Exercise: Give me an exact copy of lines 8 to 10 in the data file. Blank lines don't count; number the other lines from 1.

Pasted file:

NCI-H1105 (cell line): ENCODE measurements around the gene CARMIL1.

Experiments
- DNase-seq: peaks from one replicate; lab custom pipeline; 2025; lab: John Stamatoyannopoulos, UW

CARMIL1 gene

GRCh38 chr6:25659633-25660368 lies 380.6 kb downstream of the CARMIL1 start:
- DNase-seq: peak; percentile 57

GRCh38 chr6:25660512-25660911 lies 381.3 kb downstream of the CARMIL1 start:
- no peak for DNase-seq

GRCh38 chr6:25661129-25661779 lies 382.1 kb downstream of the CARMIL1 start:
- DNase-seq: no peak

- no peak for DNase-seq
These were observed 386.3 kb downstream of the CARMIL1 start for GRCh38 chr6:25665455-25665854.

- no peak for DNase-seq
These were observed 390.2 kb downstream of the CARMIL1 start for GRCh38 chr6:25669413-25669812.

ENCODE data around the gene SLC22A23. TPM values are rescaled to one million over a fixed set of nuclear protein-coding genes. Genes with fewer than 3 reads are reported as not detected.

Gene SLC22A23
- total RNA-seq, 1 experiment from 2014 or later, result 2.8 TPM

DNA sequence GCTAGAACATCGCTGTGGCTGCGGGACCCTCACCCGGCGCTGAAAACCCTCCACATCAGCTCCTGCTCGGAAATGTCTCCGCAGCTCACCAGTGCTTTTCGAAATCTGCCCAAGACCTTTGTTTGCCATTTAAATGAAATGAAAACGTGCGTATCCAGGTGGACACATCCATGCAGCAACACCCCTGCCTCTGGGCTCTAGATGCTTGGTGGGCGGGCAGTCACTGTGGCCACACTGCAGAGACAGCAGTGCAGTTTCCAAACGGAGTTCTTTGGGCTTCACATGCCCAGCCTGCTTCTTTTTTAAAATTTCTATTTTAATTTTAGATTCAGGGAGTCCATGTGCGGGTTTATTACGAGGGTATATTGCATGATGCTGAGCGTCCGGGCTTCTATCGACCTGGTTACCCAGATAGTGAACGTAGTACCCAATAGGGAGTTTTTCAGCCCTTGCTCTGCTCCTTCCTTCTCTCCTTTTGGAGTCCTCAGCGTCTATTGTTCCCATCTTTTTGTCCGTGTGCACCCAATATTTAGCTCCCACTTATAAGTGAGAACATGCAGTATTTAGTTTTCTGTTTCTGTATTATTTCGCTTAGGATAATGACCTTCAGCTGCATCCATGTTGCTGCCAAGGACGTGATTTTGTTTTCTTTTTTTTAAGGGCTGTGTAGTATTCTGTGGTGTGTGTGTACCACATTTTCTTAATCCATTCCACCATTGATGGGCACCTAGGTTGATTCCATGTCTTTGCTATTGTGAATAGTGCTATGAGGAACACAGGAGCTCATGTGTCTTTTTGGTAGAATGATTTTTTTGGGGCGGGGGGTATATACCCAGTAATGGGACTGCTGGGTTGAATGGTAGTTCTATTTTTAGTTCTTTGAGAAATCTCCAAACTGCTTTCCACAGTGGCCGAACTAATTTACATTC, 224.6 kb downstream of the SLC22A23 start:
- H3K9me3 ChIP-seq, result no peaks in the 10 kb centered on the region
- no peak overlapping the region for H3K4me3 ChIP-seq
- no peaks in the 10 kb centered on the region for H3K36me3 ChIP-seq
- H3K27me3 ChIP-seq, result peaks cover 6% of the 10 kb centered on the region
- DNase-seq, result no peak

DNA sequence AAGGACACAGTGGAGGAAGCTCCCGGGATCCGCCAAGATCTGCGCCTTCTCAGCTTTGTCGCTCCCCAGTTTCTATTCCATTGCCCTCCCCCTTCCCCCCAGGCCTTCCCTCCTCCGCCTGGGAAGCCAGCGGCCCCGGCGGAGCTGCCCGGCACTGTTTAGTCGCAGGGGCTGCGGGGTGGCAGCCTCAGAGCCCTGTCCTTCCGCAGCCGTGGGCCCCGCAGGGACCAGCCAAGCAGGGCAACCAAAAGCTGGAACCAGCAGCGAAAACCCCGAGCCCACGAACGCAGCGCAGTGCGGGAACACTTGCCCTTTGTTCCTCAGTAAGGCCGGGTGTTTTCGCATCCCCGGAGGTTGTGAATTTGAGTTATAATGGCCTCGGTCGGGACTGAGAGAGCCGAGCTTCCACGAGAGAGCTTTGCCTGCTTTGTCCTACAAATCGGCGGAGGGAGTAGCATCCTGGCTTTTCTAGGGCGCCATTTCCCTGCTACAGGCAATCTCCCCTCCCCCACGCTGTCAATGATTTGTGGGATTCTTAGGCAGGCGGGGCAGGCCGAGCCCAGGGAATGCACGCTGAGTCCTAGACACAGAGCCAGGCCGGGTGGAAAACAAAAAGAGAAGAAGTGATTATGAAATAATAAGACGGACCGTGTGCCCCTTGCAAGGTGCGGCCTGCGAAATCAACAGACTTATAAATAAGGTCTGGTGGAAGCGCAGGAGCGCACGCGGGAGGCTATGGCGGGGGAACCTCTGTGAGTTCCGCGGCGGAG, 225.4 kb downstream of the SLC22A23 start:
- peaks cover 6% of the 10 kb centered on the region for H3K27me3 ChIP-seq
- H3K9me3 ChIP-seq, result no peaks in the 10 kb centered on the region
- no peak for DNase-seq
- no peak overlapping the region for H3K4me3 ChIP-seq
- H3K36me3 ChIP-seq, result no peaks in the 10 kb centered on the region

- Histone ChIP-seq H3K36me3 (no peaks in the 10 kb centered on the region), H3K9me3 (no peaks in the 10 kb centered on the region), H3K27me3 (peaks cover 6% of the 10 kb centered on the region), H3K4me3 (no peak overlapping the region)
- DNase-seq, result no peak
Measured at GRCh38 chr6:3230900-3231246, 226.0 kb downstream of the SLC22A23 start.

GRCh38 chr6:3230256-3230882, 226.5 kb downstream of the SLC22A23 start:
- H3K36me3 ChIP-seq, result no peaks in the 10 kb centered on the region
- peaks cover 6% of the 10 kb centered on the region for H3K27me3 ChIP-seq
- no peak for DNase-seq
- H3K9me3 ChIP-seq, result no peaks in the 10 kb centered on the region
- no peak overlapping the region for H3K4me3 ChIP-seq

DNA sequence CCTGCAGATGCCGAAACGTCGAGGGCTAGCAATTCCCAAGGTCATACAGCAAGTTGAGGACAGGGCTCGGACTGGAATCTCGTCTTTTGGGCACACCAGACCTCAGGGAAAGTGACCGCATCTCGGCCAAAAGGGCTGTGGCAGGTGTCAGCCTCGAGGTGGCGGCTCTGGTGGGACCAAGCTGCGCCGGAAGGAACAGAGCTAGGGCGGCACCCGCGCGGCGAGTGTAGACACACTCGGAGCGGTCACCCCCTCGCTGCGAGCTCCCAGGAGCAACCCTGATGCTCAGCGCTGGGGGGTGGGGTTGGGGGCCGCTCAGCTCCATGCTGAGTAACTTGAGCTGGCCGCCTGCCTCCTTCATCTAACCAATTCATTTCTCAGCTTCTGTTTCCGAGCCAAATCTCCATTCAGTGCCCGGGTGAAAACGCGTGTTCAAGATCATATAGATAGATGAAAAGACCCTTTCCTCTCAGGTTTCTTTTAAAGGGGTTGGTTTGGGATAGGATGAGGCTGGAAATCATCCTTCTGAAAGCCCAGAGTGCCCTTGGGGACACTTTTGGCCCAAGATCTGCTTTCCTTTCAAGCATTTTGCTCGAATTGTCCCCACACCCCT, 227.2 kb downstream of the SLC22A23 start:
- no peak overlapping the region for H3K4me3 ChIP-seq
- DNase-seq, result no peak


- no peak for DNase-seq

GRCh38 chr6:25661129-25661779 lies 382.1 kb downstream of the CARMIL1 start:
- DNase-seq: no peak